This article examines the phenomena of dissent within WTO dispute settlement panels and within Appellate Body divisions ("horizontal disagreement") and the failure of certain WTO dispute settlement panels to follow previous rulings of the Appellate Body ("vertical disagreement"). With respect to horizontal disagreement, the article responds to a recent critique of my earlier piece on the subject (The Lack of Dissent in WTO Dispute Settlement, 9 J. INT’L ECON. L. 895 (2006)). With respect to vertical disagreement, the article examines whether there are textual or normative reasons why panels should not disagree with the Appellate Body. It argues that the series of panels that have declined to follow previous Appellate Body decisions (in the context of the zeroing disputes) have been engaging in a dialectical process with the Appellate Body in an attempt to signal difficulties with the Appellate Body's prior reasoning. The article goes on to identify parameters within which it might be appropriate for panels to diverge from previous Appellate Body rulings; in particular, it identifies examples of what might be, in the words of the Appellate Body, "cogent reasons" not to follow prior Appellate Body decisions.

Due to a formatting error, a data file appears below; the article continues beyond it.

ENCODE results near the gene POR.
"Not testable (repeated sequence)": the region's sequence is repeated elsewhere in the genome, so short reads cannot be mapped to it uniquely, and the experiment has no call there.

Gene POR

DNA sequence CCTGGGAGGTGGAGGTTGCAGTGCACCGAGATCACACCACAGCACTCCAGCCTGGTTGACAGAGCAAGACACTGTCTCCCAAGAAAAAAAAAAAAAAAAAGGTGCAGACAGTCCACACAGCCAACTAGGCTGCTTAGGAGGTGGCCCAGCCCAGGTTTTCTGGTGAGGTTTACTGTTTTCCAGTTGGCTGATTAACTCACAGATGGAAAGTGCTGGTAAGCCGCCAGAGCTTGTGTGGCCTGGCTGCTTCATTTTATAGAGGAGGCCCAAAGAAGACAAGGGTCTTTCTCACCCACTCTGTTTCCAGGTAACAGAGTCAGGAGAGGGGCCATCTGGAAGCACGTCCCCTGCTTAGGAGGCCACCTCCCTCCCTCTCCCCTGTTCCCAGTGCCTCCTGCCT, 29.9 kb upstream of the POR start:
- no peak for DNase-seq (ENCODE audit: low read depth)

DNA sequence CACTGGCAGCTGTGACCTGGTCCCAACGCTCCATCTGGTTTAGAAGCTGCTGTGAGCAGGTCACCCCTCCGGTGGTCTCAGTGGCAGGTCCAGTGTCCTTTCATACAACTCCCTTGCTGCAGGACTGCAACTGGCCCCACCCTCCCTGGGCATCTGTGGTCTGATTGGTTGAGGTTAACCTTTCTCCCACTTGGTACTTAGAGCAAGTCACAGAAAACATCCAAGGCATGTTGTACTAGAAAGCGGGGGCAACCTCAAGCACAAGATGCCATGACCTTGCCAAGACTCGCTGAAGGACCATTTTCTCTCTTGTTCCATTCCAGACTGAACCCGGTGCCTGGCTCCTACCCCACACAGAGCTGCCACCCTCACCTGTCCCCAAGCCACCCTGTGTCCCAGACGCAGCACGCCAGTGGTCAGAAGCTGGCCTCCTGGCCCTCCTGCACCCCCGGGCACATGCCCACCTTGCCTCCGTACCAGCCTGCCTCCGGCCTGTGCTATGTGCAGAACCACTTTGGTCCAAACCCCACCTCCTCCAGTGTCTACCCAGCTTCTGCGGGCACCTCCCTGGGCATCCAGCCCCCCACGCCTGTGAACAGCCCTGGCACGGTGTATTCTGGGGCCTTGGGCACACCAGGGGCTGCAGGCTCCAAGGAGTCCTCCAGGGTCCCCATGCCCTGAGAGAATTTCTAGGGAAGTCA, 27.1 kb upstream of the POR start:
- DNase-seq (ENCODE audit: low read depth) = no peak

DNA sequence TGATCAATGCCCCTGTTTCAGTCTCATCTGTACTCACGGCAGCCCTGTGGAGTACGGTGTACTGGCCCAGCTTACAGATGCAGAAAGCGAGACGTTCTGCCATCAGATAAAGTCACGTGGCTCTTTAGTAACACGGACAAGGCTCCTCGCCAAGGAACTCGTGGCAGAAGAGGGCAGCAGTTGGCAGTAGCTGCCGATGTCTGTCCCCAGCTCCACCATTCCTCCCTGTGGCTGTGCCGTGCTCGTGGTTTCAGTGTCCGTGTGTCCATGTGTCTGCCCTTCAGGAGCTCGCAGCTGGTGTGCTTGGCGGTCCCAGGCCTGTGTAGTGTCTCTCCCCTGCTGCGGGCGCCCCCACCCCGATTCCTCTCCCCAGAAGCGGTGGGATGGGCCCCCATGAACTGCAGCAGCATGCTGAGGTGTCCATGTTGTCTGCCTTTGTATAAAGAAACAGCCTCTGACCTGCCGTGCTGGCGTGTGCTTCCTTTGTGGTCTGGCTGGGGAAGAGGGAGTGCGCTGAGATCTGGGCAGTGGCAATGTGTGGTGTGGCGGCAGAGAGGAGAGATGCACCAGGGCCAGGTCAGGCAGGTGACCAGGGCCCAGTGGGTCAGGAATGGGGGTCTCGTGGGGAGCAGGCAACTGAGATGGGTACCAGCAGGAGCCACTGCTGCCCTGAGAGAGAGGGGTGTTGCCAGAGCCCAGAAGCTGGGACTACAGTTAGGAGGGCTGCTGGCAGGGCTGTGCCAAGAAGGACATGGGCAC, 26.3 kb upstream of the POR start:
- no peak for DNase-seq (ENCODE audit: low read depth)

Stanford Journal of International Law
Meredith K. Lewis,
Dissent as Dialectic: Horizontal and Vertical Disagreement in WTO Dispute Settlement,
Stan. J. Int'l L.
Available at: https://digitalcommons.law.buffalo.edu/articles/395